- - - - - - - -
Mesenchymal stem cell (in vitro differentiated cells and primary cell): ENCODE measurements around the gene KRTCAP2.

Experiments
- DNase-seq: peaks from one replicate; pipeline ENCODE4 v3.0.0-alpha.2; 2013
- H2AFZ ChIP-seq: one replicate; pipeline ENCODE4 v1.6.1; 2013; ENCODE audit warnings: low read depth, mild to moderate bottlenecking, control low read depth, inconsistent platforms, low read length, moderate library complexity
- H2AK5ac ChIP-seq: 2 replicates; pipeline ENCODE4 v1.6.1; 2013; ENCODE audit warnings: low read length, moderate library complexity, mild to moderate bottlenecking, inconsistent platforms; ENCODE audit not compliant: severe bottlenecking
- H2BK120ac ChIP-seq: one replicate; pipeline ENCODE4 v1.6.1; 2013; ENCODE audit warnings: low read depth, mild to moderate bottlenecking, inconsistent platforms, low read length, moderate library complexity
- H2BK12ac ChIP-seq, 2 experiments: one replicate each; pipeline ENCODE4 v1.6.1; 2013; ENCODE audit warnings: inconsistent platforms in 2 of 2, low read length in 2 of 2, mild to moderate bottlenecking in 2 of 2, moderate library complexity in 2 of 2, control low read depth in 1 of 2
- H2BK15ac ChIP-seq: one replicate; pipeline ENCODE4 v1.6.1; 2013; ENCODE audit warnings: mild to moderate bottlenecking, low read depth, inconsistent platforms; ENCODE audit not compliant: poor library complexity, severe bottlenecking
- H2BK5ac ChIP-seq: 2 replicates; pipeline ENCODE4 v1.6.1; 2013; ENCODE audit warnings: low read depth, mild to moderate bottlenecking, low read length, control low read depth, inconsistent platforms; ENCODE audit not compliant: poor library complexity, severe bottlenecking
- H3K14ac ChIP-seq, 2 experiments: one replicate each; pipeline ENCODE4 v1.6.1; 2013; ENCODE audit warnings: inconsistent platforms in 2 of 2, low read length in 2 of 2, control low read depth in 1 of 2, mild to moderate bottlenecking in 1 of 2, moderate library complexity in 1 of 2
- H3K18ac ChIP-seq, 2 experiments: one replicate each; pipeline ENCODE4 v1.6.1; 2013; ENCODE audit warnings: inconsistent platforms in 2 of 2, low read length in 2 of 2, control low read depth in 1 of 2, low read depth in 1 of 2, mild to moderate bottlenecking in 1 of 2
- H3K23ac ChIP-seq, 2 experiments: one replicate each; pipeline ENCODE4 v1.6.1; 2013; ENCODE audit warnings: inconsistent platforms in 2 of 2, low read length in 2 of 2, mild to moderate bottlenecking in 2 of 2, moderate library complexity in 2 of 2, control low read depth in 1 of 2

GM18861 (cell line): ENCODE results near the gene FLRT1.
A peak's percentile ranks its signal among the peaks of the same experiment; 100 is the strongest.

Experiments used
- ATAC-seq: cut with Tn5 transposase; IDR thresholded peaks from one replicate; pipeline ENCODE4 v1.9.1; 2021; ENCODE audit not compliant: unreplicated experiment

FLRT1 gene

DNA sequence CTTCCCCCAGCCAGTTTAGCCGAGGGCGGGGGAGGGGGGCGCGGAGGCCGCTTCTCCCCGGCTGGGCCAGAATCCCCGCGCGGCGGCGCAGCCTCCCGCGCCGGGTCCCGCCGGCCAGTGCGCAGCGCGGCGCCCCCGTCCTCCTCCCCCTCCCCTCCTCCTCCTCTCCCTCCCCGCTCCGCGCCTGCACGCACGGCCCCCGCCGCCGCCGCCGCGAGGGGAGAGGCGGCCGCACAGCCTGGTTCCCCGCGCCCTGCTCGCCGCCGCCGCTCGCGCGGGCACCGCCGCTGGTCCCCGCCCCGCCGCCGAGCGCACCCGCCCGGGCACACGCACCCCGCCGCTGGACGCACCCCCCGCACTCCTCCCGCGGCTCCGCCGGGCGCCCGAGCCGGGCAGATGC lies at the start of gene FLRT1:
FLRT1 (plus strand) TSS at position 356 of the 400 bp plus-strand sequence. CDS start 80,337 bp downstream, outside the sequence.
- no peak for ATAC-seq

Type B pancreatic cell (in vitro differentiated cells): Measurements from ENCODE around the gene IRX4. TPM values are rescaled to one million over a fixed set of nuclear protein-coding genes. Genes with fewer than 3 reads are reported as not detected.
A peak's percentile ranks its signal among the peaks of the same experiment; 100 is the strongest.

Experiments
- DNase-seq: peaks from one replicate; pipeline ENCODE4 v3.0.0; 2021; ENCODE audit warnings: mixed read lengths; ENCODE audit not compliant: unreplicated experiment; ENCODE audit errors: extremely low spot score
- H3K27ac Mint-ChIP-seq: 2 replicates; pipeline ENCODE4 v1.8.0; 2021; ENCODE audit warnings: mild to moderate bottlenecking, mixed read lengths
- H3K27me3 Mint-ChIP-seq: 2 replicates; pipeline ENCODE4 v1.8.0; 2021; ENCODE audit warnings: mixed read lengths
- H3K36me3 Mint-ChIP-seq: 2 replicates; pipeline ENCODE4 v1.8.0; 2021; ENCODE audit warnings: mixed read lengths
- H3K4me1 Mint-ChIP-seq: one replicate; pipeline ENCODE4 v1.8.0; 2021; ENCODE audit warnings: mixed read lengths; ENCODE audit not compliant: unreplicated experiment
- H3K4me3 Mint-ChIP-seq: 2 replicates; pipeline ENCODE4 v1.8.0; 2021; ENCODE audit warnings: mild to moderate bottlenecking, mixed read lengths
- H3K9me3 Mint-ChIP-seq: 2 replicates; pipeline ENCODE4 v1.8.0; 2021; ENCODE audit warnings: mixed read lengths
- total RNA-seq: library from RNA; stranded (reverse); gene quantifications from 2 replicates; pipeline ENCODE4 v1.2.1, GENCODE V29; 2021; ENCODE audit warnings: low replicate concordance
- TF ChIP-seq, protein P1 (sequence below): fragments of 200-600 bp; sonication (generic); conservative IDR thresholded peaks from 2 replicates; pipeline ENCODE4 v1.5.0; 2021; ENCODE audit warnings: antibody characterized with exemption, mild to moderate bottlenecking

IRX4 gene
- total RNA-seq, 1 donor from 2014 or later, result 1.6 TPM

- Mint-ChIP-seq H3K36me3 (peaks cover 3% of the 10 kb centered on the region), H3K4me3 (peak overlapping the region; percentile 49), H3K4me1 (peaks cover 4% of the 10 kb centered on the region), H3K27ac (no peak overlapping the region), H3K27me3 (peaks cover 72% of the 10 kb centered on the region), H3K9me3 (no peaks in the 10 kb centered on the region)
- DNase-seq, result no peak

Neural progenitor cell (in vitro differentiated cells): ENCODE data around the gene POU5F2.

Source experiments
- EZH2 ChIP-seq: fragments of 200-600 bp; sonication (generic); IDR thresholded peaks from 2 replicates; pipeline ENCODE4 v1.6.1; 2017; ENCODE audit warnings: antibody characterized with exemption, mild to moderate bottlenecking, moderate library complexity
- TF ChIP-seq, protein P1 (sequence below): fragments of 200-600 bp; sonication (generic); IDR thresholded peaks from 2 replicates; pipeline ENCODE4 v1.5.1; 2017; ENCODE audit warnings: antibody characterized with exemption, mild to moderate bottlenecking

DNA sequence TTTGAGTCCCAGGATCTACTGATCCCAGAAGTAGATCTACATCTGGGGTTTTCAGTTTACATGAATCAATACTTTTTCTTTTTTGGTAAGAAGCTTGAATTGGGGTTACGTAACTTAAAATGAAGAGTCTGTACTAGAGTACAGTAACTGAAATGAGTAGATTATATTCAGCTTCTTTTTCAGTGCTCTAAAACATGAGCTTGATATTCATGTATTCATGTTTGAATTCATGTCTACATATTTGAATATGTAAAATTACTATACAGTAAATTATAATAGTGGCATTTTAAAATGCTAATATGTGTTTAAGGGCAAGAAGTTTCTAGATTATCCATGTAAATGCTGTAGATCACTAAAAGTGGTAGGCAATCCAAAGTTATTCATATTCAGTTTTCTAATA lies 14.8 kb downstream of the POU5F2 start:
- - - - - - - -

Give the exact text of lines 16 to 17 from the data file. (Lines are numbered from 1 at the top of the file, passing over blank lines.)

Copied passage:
- ATAC-seq: cut with Tn5 transposase; IDR thresholded peaks from one replicate; pipeline ENCODE4 v1.9.1; 2021; ENCODE audit not compliant: unreplicated experiment

FLRT1 gene